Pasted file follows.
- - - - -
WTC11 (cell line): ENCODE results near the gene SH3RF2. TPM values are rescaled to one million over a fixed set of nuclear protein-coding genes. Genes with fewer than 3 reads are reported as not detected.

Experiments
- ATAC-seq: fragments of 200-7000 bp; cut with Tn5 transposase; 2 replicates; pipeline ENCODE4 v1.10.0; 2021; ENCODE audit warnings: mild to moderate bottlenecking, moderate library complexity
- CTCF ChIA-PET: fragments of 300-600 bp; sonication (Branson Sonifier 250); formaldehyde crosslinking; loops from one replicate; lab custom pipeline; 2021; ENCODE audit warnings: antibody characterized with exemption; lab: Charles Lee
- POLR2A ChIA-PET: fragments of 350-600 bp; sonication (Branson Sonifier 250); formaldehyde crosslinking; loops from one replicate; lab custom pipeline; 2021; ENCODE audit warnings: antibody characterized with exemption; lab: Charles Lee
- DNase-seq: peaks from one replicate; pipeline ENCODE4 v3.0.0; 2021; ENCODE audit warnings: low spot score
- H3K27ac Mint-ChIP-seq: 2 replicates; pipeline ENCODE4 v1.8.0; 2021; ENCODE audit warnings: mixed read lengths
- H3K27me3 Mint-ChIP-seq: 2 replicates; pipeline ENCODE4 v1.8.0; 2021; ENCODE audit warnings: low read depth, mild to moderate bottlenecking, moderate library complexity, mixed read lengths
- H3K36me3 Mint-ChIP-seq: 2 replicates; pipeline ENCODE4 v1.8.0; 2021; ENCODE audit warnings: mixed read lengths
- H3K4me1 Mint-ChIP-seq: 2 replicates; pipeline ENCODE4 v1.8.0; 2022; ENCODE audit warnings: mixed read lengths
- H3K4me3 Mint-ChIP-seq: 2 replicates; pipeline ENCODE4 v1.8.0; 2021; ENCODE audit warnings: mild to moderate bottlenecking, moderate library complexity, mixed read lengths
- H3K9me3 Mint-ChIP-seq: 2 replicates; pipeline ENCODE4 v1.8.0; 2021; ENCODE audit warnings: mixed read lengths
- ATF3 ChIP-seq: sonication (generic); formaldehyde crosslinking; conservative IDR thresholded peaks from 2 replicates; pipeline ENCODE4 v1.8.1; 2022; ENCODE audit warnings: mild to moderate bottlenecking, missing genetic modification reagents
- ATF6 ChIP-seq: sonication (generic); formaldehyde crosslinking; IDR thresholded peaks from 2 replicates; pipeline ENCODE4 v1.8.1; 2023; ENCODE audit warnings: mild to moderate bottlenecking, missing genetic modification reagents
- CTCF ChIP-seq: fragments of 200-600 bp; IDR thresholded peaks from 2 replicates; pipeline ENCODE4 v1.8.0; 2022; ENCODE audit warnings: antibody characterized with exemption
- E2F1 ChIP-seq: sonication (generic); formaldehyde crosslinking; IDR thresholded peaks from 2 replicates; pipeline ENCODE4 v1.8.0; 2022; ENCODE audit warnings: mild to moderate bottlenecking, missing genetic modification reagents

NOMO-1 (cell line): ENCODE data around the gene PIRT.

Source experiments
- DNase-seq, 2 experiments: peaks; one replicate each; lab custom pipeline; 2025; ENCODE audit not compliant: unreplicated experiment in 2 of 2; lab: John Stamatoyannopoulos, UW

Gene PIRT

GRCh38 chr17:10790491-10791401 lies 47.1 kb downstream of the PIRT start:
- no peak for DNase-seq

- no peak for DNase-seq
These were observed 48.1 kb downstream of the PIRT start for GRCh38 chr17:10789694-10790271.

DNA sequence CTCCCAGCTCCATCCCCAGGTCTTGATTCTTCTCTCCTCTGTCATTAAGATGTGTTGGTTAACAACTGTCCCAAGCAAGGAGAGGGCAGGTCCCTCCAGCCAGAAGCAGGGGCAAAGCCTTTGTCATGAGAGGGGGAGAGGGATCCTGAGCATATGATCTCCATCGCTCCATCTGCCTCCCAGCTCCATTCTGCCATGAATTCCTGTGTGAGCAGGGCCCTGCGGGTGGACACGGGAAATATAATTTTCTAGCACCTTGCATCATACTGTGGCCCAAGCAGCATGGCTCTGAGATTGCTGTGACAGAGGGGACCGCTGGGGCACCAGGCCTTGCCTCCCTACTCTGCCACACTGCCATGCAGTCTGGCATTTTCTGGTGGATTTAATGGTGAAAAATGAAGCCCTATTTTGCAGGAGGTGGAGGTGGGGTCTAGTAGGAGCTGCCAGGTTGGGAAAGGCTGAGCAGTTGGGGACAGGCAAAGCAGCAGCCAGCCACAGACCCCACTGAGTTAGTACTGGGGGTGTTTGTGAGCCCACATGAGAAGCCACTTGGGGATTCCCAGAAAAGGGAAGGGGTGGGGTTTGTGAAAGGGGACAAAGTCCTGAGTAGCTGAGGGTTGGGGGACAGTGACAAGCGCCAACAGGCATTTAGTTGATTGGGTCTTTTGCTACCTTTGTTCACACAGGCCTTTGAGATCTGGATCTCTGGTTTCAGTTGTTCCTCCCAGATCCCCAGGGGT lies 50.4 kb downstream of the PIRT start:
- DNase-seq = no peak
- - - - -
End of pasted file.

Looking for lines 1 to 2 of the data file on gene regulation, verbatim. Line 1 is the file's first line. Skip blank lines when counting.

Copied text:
WTC11 (cell line): ENCODE results near the gene SH3RF2. TPM values are rescaled to one million over a fixed set of nuclear protein-coding genes. Genes with fewer than 3 reads are reported as not detected.

Experiments